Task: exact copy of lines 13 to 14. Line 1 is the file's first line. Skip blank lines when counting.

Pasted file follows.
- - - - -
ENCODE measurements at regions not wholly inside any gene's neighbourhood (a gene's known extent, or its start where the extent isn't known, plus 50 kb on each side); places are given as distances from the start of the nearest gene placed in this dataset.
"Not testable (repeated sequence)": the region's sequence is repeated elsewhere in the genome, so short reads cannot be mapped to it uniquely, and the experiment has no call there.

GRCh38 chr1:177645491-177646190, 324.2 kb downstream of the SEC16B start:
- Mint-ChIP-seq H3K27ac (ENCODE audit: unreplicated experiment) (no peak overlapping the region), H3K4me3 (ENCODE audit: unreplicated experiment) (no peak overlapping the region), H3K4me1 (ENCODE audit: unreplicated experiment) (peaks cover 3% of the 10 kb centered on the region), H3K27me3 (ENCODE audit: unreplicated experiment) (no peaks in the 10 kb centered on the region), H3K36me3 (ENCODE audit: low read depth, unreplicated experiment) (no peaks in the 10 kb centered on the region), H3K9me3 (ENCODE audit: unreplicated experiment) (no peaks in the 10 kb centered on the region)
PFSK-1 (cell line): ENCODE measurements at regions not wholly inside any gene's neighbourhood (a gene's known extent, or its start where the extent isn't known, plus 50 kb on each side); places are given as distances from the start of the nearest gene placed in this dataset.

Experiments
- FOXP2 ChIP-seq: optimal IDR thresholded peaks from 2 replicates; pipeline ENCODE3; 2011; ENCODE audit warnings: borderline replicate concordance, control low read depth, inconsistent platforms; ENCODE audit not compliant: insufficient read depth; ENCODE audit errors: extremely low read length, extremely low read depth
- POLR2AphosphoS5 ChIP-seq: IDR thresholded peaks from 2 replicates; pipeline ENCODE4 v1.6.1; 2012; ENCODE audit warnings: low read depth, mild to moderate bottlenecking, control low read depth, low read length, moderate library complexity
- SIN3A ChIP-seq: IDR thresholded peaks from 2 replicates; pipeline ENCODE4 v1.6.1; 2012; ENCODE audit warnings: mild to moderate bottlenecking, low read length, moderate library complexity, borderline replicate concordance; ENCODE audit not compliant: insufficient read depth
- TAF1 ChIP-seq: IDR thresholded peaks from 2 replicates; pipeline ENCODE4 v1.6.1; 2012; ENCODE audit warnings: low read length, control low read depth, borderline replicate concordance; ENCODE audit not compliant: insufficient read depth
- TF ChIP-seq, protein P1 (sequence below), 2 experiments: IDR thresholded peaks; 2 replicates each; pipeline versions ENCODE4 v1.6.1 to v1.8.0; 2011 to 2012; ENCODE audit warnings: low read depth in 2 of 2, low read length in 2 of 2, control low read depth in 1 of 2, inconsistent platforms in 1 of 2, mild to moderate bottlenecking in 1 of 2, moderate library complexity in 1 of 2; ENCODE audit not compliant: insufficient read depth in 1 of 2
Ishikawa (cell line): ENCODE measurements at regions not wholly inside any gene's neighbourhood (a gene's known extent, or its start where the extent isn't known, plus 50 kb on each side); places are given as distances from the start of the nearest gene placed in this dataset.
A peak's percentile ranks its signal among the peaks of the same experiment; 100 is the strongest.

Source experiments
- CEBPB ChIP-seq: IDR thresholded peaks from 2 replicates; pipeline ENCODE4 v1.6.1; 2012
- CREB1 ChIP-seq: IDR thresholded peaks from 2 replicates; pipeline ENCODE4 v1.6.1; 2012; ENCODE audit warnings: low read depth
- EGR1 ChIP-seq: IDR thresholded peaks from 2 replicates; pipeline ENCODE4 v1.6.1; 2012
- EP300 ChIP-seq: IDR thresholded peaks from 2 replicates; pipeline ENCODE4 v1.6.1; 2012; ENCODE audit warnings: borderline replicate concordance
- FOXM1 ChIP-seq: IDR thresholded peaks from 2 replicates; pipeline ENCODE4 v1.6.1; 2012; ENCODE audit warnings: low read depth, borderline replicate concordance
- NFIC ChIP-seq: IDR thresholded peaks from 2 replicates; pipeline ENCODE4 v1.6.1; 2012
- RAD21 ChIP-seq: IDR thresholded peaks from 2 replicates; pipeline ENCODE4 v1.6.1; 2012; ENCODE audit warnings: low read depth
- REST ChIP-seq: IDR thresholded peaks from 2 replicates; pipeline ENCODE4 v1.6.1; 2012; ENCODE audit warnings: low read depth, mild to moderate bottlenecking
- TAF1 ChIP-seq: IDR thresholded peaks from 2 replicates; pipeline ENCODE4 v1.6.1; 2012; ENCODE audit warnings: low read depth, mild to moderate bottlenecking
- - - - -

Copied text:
A peak's percentile ranks its signal among the peaks of the same experiment; 100 is the strongest.

Source experiments